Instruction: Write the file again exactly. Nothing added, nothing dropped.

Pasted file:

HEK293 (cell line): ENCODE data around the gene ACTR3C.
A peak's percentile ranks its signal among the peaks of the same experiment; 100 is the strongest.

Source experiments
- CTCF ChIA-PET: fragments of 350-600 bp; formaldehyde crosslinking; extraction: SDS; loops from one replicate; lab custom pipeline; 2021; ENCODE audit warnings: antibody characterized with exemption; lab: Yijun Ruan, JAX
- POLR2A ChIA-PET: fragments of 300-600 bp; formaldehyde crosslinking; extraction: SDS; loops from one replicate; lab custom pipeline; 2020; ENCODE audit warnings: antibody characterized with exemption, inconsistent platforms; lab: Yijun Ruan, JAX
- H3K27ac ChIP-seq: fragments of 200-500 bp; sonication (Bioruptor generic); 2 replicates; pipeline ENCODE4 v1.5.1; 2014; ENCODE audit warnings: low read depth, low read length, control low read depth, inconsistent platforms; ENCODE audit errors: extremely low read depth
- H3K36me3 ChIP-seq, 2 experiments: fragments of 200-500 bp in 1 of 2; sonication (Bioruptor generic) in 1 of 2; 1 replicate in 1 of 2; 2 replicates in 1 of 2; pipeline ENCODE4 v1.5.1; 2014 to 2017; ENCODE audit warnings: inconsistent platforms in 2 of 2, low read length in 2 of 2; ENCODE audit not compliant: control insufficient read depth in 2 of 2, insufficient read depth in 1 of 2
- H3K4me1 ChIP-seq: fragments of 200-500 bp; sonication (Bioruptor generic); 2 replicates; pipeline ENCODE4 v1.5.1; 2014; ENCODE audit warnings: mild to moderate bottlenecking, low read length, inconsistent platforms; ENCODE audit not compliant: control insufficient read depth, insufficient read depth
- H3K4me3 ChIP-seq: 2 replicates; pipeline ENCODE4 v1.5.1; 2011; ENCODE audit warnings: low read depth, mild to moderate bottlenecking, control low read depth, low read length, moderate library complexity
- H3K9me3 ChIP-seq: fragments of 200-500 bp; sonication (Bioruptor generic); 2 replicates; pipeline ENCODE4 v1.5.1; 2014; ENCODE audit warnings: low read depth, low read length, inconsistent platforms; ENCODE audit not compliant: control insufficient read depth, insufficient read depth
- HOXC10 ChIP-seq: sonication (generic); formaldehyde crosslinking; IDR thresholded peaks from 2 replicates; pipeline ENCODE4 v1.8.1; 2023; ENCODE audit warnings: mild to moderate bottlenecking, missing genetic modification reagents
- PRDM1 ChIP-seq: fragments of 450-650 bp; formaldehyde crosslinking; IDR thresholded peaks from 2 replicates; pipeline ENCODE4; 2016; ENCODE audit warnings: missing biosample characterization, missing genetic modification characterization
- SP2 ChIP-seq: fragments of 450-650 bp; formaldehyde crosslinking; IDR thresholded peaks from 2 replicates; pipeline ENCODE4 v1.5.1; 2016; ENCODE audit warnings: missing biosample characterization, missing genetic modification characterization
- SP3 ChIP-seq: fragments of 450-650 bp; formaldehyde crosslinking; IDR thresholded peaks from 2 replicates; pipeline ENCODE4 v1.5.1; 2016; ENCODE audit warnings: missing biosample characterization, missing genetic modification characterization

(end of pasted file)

HEK293 (cell line): ENCODE data around the gene ACTR3C.
A peak's percentile ranks its signal among the peaks of the same experiment; 100 is the strongest.

Source experiments
- CTCF ChIA-PET: fragments of 350-600 bp; formaldehyde crosslinking; extraction: SDS; loops from one replicate; lab custom pipeline; 2021; ENCODE audit warnings: antibody characterized with exemption; lab: Yijun Ruan, JAX
- POLR2A ChIA-PET: fragments of 300-600 bp; formaldehyde crosslinking; extraction: SDS; loops from one replicate; lab custom pipeline; 2020; ENCODE audit warnings: antibody characterized with exemption, inconsistent platforms; lab: Yijun Ruan, JAX
- H3K27ac ChIP-seq: fragments of 200-500 bp; sonication (Bioruptor generic); 2 replicates; pipeline ENCODE4 v1.5.1; 2014; ENCODE audit warnings: low read depth, low read length, control low read depth, inconsistent platforms; ENCODE audit errors: extremely low read depth
- H3K36me3 ChIP-seq, 2 experiments: fragments of 200-500 bp in 1 of 2; sonication (Bioruptor generic) in 1 of 2; 1 replicate in 1 of 2; 2 replicates in 1 of 2; pipeline ENCODE4 v1.5.1; 2014 to 2017; ENCODE audit warnings: inconsistent platforms in 2 of 2, low read length in 2 of 2; ENCODE audit not compliant: control insufficient read depth in 2 of 2, insufficient read depth in 1 of 2
- H3K4me1 ChIP-seq: fragments of 200-500 bp; sonication (Bioruptor generic); 2 replicates; pipeline ENCODE4 v1.5.1; 2014; ENCODE audit warnings: mild to moderate bottlenecking, low read length, inconsistent platforms; ENCODE audit not compliant: control insufficient read depth, insufficient read depth
- H3K4me3 ChIP-seq: 2 replicates; pipeline ENCODE4 v1.5.1; 2011; ENCODE audit warnings: low read depth, mild to moderate bottlenecking, control low read depth, low read length, moderate library complexity
- H3K9me3 ChIP-seq: fragments of 200-500 bp; sonication (Bioruptor generic); 2 replicates; pipeline ENCODE4 v1.5.1; 2014; ENCODE audit warnings: low read depth, low read length, inconsistent platforms; ENCODE audit not compliant: control insufficient read depth, insufficient read depth
- HOXC10 ChIP-seq: sonication (generic); formaldehyde crosslinking; IDR thresholded peaks from 2 replicates; pipeline ENCODE4 v1.8.1; 2023; ENCODE audit warnings: mild to moderate bottlenecking, missing genetic modification reagents
- PRDM1 ChIP-seq: fragments of 450-650 bp; formaldehyde crosslinking; IDR thresholded peaks from 2 replicates; pipeline ENCODE4; 2016; ENCODE audit warnings: missing biosample characterization, missing genetic modification characterization
- SP2 ChIP-seq: fragments of 450-650 bp; formaldehyde crosslinking; IDR thresholded peaks from 2 replicates; pipeline ENCODE4 v1.5.1; 2016; ENCODE audit warnings: missing biosample characterization, missing genetic modification characterization
- SP3 ChIP-seq: fragments of 450-650 bp; formaldehyde crosslinking; IDR thresholded peaks from 2 replicates; pipeline ENCODE4 v1.5.1; 2016; ENCODE audit warnings: missing biosample characterization, missing genetic modification characterization